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Houston Matters

50 Years Later: How Star Trek Has Influenced Space City

Houston Matters discusses the legacy and impact of Star Trek on Greater Houston with Matt Abbott, flight director at Johnson Space Center, and Dr. Dorit Donoviel, deputy chief scientist with the National Space Biomedical Research Institute.


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Researchers at the University of Bristol have tested what may be the world's most powerful acoustic tractor beam. Yes, a tractor beam — like Star Trek.

Asier Marzo, lead author of a paper published today in the journal Physical Review Letters, says this breakthrough "opens the door to many new applications."

At the moment, the engineers have found a way to trap small objects using the beam – they've even posted a You Tube video to show how it works. In the video, they use a sort of vortex of ultrasonic waves to trap a piece of round Styrofoam maybe the size of a marble and hold it in place above the device.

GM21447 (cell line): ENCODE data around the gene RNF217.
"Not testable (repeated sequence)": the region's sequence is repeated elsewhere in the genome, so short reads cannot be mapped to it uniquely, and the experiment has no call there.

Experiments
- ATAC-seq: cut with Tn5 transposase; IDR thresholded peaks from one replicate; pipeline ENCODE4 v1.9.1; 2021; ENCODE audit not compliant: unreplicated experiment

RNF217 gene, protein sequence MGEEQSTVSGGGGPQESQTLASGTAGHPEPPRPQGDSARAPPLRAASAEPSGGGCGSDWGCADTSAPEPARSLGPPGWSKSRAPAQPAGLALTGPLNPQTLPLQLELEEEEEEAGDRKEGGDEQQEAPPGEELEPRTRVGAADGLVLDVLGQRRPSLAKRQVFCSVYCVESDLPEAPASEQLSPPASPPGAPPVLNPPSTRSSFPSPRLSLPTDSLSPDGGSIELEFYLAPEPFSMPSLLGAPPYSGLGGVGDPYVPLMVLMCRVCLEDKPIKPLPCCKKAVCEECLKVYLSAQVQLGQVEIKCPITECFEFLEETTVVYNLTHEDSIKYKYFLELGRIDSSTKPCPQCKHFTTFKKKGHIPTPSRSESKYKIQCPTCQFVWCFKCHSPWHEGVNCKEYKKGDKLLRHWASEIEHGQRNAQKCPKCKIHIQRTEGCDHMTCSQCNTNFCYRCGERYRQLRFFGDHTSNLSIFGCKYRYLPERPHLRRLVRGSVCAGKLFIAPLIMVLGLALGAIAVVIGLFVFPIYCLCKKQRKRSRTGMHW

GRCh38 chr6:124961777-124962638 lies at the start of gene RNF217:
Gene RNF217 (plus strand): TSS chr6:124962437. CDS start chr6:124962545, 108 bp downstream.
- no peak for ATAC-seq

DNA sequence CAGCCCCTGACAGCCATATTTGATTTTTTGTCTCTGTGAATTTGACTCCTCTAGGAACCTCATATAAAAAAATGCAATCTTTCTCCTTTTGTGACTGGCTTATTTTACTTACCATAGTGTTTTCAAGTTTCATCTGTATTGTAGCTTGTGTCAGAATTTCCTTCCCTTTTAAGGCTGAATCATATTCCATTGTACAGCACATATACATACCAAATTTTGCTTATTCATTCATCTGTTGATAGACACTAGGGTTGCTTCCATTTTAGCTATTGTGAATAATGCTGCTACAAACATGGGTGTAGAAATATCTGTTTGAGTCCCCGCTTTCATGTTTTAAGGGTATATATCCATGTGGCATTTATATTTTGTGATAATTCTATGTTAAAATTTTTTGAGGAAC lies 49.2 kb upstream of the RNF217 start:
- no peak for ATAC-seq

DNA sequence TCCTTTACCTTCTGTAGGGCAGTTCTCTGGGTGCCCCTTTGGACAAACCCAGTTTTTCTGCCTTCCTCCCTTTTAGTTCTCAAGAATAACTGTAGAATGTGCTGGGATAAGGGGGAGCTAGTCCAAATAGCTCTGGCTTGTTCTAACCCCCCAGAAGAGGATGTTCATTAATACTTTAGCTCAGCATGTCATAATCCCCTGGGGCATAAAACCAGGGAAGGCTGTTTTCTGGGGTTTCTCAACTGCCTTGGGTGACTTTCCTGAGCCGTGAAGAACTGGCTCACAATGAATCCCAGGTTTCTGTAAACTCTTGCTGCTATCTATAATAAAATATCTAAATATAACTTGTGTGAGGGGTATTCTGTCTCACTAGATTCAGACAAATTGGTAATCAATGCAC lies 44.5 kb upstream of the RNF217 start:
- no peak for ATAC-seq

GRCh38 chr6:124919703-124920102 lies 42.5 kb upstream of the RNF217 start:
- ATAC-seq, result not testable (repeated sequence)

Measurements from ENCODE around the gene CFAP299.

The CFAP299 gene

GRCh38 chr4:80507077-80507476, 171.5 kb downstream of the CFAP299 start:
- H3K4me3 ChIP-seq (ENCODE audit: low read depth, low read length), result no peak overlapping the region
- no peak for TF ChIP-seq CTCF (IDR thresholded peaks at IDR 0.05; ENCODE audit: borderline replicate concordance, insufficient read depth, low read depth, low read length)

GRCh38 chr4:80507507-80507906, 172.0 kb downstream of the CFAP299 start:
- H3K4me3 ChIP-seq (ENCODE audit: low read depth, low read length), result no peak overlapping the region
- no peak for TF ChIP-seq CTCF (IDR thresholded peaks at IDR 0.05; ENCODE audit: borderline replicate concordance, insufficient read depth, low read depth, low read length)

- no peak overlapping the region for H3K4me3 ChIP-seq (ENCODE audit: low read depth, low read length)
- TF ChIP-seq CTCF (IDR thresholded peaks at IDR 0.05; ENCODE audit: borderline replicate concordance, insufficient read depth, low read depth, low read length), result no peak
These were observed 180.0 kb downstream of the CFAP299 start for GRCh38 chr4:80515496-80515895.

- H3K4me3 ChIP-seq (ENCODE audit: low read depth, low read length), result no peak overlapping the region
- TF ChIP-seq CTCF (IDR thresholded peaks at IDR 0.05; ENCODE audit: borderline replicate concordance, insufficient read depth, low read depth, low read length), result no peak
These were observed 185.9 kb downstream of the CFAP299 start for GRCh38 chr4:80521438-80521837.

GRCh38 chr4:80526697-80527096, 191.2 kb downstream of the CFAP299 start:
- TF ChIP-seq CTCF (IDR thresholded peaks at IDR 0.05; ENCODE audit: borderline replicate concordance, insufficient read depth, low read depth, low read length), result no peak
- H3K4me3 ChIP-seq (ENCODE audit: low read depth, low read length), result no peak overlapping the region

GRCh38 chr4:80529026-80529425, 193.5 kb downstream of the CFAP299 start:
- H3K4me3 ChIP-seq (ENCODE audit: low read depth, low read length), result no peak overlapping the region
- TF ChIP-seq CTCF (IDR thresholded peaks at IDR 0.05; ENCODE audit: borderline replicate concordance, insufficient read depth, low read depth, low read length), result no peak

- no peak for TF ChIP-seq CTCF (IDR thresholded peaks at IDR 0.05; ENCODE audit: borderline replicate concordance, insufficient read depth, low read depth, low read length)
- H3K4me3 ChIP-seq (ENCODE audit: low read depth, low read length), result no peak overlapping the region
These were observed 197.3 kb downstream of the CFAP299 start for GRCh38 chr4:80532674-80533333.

It's but one example of how real world ideas can be inspired by science fiction – and Star Trek, specifically.

On the 50th anniversary of the premiere of the original Star Trek TV series (Sept. 8, 2016), we explored the impact the landmark show has had on Space City. We listen back to some highlights from those conversations with Matt Abbott, Flight Director at Johnson Space Center, and Dr. Dorit Donoviel, Deputy Chief Scientist with the National Space Biomedical Research Institute and Director of the Biomedical Innovation Lab at the Baylor College of Medicine Center for Space Medicine.